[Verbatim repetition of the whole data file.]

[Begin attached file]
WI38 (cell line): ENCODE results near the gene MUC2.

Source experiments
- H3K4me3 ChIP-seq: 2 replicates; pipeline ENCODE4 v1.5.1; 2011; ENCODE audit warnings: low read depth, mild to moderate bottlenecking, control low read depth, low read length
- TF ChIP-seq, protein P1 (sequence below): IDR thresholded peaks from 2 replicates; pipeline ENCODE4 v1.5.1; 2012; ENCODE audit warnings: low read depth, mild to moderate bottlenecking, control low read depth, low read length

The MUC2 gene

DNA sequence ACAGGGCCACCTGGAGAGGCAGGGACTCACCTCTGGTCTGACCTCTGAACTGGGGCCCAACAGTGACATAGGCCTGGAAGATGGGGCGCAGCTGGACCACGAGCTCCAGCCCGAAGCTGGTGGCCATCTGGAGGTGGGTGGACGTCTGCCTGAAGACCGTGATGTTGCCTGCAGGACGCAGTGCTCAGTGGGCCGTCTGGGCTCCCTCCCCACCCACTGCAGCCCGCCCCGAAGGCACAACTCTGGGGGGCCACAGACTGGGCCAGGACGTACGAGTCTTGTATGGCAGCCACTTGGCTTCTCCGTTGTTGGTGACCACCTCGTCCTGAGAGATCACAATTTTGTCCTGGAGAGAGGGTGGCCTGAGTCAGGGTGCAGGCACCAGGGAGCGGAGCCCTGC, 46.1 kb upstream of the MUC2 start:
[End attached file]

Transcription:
WI38 (cell line): ENCODE results near the gene MUC2.

Source experiments
- H3K4me3 ChIP-seq: 2 replicates; pipeline ENCODE4 v1.5.1; 2011; ENCODE audit warnings: low read depth, mild to moderate bottlenecking, control low read depth, low read length
- TF ChIP-seq, protein P1 (sequence below): IDR thresholded peaks from 2 replicates; pipeline ENCODE4 v1.5.1; 2012; ENCODE audit warnings: low read depth, mild to moderate bottlenecking, control low read depth, low read length

The MUC2 gene

DNA sequence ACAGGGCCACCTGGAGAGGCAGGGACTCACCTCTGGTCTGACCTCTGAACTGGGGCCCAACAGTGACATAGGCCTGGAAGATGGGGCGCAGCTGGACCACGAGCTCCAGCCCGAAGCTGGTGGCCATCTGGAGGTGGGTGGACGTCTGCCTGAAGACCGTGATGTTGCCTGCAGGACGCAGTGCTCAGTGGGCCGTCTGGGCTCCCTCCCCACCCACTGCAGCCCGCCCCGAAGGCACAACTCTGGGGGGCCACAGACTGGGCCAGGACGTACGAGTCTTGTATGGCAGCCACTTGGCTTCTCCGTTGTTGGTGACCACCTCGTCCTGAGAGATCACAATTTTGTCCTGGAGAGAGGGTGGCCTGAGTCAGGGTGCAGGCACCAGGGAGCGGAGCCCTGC, 46.1 kb upstream of the MUC2 start: